Albany taxpayers are about to pay the city of Eugene $164,307 for the restoration of wetlands there. Why? Because of state and federal rules that make no practical sense at all.
You may recall that Albany is about to start building a new police headquarters on 3.9 acres of vacant land on Pacific Boulevard, and that the Oregon Department of State Lands last year determined that more than half the site consists of wetlands.
Before construction can start, the city needs a wetland permit from the state and the Army Corps of Engineers. To get the permit, Albany must buy “credits” in a wetlands bank. This means the city must make up the loss of wetlands on the Albany site by contributing to new or improved wetlands somewhere else.
Since 2006, the Eugene parks department has been working to turn a 240-acre grass seed field in the Coyote Creek drainage west of Eugene into a proper wetland, and it has a “wetlands mitigation bank,” the Coyote Prairie North Wetland Mitigation Bank, that can sell “credits” in that project to developers up and down the Willamette Valley.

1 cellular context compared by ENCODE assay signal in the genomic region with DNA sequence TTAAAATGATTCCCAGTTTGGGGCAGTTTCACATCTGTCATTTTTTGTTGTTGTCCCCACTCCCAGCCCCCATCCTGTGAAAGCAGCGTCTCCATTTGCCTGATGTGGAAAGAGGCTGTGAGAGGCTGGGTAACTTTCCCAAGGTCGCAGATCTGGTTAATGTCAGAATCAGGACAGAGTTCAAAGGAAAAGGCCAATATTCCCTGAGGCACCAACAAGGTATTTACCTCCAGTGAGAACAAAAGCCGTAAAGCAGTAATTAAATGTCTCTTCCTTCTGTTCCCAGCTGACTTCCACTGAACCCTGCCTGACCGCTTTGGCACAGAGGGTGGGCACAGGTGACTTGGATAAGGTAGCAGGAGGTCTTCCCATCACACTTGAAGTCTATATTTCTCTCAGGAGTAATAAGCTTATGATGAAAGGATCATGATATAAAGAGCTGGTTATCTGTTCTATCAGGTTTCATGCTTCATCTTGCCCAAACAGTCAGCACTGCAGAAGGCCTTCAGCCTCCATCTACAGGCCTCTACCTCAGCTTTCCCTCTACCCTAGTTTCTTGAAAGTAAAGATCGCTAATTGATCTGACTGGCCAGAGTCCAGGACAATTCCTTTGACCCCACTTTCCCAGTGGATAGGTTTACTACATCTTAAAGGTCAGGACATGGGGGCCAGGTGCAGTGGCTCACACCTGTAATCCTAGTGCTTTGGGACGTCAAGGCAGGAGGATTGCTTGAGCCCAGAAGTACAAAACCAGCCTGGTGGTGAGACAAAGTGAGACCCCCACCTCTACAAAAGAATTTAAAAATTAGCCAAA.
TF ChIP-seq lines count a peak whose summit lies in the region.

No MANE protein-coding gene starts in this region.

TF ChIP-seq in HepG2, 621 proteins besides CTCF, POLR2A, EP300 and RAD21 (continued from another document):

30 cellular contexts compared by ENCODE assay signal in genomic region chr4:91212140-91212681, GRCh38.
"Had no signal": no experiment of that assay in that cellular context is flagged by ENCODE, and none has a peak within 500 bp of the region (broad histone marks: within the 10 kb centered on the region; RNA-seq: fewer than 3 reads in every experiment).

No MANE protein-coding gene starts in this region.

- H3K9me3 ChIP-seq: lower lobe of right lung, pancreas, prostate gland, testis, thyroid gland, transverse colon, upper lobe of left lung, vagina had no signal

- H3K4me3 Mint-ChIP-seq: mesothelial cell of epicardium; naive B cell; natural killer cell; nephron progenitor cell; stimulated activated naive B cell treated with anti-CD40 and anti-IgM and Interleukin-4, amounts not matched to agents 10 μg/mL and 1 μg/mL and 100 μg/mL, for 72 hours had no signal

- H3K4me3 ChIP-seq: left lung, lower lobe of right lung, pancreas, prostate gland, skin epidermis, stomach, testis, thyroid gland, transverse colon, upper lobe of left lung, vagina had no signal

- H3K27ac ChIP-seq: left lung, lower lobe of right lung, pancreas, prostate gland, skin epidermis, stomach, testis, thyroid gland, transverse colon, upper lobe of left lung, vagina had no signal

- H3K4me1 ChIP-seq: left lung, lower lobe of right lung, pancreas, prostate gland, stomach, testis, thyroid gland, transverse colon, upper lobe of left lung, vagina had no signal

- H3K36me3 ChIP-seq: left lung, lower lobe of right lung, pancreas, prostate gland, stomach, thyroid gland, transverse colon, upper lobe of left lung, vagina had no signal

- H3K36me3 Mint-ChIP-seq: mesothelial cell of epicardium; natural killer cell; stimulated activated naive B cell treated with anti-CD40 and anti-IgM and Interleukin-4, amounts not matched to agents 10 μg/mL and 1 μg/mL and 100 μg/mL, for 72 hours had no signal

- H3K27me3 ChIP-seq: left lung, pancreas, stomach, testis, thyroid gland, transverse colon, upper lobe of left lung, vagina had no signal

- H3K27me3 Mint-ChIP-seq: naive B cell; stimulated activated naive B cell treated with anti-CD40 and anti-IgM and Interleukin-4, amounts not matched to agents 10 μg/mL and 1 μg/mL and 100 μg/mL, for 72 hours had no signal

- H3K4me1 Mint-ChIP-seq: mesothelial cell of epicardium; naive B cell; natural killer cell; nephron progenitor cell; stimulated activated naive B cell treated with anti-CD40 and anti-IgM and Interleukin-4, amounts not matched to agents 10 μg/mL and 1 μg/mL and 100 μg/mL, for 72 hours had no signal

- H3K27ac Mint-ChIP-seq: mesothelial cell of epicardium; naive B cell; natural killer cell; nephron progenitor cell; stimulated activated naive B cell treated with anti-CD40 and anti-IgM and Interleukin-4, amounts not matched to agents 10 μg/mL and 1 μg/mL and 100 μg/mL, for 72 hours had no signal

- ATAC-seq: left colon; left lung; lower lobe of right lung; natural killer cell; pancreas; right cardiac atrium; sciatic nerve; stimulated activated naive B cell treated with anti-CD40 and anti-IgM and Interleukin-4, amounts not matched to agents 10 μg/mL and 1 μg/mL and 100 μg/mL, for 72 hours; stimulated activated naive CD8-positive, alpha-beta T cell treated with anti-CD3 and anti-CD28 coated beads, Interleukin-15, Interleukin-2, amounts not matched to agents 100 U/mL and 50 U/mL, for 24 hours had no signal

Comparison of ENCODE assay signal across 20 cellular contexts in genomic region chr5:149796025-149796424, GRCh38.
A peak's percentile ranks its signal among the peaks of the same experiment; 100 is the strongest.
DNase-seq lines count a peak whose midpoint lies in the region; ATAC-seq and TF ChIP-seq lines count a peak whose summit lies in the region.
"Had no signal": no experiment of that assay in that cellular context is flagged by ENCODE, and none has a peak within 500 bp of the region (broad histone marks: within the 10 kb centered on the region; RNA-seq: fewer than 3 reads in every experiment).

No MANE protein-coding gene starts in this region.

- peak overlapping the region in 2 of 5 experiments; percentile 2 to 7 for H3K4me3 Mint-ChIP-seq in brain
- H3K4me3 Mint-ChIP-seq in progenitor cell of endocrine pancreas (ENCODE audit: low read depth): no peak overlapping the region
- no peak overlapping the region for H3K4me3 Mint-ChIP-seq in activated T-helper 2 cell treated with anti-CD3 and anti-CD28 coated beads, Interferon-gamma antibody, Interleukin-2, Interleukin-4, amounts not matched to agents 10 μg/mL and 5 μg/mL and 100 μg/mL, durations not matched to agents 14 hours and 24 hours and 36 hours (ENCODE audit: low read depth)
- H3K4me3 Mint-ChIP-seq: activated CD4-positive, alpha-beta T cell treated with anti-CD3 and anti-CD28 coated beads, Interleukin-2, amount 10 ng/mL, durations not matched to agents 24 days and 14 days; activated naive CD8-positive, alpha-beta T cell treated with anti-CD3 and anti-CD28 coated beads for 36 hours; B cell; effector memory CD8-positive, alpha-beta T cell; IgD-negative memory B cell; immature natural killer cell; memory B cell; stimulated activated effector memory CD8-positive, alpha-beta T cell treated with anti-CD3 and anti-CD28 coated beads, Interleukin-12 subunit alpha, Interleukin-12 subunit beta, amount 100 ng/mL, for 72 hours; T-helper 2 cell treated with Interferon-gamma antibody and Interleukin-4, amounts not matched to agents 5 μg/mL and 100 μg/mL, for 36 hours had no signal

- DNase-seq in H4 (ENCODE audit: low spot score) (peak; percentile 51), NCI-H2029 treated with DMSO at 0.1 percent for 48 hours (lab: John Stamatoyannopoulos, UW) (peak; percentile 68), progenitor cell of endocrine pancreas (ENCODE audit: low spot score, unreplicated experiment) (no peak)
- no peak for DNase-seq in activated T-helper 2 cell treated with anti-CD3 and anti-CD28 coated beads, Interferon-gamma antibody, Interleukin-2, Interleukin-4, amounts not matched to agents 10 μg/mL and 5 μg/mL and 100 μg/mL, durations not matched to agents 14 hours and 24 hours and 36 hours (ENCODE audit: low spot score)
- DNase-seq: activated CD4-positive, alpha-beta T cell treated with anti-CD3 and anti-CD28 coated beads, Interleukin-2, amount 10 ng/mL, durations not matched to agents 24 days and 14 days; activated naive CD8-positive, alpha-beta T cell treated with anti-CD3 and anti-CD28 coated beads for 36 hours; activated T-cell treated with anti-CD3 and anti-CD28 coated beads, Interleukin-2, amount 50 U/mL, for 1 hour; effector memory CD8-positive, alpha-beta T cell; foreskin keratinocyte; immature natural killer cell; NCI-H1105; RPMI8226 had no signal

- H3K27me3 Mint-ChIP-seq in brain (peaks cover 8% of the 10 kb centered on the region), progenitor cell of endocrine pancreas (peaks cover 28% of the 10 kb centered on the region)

Now, the Albany City Council on Wednesday will approve — because it has no choice — sending Eugene $164,307. That’s the price of credits covering 2.86 acres of alleged wetlands that will be lost on the police site. The money comes from the police project fund, for which Albany voters approved an $18 million bond issue that will be paid off from property taxes.
True wetlands are an important part of nature and worth preserving. They store water and reduce wintertime flooding. They harbor all kinds of specialized plants and provide a home to wildlife from salamanders to birds. But those benefits are tied to the particular place. If a wetland is useful in storing runoff, that benefit is lost when the site is paved over. And what good does it do that place to recreate a wetland 40 miles away?
The wetland expense in this case is a small fraction of the cost of building a new police station. But it is still an expense for which Albany taxpayers will be billed for the life of the bonds even though it does them no good at all. (hh)